Like so many things, brevity is the soul of this album. The amazing thing is just how vast that brevity sounds.
There are those times when, within the first 30 seconds of listening to a new CD, you know you’re listening to something truly special.
So confident and emotional that it stands a good chance of silencing most emo detractors.
The results are sometimes spotty, but by and large, Mus is a rich listening experience.
Whilst requiring more work on behalf of the listener, ultimately this is an experience every bit as rewarding as Rachel’s earlier albums.
When a CD is this unfocused, it’s a sure thing the review ain’t going to be glowing.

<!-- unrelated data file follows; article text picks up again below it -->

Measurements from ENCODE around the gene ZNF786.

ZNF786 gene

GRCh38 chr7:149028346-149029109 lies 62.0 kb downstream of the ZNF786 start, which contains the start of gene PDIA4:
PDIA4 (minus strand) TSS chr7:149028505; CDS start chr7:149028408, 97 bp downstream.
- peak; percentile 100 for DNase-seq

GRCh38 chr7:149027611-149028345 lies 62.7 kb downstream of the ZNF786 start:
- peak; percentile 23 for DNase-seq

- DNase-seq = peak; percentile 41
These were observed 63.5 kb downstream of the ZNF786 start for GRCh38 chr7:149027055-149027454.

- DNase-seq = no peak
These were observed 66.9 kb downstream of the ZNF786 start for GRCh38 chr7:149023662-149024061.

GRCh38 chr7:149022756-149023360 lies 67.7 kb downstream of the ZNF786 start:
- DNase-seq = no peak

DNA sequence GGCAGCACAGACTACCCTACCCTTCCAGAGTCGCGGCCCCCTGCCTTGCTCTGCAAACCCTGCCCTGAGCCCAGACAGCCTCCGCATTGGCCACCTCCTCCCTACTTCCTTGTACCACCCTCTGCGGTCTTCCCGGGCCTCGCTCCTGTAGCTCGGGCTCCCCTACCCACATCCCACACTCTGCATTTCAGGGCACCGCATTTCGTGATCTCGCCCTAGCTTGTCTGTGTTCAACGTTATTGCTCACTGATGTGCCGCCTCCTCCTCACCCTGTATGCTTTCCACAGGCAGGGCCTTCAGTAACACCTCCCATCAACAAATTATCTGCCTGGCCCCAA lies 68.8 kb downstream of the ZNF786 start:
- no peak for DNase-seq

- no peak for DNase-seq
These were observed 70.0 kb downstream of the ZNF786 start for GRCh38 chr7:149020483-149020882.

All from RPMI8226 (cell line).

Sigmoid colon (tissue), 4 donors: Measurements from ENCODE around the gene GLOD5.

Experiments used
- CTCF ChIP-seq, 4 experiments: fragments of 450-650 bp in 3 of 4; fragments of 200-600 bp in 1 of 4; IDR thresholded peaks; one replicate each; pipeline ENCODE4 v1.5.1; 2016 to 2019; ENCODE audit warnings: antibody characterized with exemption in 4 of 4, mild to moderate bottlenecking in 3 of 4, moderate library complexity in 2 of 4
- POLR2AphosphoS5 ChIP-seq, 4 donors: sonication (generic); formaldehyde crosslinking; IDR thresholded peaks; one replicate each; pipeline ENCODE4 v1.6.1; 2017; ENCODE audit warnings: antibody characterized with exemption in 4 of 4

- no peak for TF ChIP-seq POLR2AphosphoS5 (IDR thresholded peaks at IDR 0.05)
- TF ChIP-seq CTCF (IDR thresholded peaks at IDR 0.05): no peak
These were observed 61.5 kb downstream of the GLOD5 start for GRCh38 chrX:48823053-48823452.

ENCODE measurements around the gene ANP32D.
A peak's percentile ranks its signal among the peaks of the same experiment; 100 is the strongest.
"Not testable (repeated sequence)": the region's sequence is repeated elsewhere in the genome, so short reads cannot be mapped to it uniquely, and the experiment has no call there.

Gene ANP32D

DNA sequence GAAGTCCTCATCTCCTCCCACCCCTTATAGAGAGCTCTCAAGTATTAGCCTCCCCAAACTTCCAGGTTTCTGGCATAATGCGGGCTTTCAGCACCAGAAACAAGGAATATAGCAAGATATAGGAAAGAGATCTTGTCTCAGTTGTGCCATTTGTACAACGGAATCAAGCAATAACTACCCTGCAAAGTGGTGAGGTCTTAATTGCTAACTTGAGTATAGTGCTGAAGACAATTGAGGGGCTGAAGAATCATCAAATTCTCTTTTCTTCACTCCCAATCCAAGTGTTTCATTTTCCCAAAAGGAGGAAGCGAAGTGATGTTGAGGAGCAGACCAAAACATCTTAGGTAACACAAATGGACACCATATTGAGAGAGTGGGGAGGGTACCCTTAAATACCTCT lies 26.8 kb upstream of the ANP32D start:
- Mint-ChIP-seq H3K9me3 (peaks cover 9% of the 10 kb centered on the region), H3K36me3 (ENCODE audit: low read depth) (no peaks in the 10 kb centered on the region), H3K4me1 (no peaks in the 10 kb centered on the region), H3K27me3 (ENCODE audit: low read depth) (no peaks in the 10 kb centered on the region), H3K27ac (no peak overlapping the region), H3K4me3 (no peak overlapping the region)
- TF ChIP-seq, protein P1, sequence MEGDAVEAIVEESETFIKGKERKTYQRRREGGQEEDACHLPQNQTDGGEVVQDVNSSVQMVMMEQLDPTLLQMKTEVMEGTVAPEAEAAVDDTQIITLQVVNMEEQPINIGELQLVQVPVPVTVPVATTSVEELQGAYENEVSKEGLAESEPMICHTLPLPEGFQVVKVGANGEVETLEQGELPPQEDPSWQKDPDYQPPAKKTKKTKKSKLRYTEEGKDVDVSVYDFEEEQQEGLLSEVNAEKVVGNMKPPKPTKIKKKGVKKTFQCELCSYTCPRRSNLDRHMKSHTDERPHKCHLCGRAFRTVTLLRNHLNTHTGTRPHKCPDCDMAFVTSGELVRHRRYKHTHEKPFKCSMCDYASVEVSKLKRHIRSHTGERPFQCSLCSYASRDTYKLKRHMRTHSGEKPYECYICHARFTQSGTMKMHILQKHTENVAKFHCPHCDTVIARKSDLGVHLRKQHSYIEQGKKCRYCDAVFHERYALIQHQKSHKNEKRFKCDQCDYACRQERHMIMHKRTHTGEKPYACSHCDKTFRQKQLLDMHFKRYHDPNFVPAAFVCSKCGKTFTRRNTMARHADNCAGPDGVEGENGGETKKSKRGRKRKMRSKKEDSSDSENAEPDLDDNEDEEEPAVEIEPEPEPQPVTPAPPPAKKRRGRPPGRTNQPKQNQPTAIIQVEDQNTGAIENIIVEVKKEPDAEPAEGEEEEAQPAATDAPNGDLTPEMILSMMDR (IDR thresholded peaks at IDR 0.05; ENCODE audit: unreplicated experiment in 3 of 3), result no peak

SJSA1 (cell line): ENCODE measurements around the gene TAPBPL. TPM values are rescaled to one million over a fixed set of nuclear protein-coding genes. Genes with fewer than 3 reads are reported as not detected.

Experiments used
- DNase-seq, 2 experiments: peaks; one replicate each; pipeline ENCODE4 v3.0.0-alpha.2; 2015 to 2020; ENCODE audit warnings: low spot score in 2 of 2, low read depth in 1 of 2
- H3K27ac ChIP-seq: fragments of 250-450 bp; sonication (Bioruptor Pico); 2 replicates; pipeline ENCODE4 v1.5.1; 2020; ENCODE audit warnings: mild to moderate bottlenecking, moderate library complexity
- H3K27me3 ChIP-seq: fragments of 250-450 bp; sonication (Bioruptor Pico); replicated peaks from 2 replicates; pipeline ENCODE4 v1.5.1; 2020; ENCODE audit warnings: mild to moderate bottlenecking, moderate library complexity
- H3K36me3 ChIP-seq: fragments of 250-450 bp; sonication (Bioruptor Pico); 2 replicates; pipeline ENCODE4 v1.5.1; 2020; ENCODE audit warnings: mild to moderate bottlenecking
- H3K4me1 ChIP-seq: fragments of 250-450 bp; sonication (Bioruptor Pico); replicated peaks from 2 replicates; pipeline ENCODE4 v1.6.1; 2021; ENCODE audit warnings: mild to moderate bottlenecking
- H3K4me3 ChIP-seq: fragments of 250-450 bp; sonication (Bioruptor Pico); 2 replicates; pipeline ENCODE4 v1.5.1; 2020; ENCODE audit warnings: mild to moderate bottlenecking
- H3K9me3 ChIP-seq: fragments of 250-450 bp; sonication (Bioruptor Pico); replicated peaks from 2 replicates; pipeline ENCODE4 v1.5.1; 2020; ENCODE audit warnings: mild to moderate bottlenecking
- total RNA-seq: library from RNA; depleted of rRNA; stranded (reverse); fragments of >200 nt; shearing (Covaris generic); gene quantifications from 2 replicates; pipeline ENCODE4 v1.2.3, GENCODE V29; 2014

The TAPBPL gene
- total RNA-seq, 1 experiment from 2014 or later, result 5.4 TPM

One wonders when Low will get trapped in their musical stylings.
A noisy space album filled with feedback, experimental reverb, eerie electronics, and soft vocals that should please any My Bloody Valentine fan.
It’s a rare thing to find music that’s as delightfully mopey as this, without becoming overbearing and overwrought.
The Billions can write indie-pop odes to unrequited love that know all of the right ways to tug at the heartstrings.
Deep’s music was more accessible than that of any Bauhaus records, but it keeps the same quality that characterizes them.
A different kind of fourth dimensional indie rockiness.
I’m sure you’ll find plenty of fascinating things wading through Jetenderpaul’s sonic collage.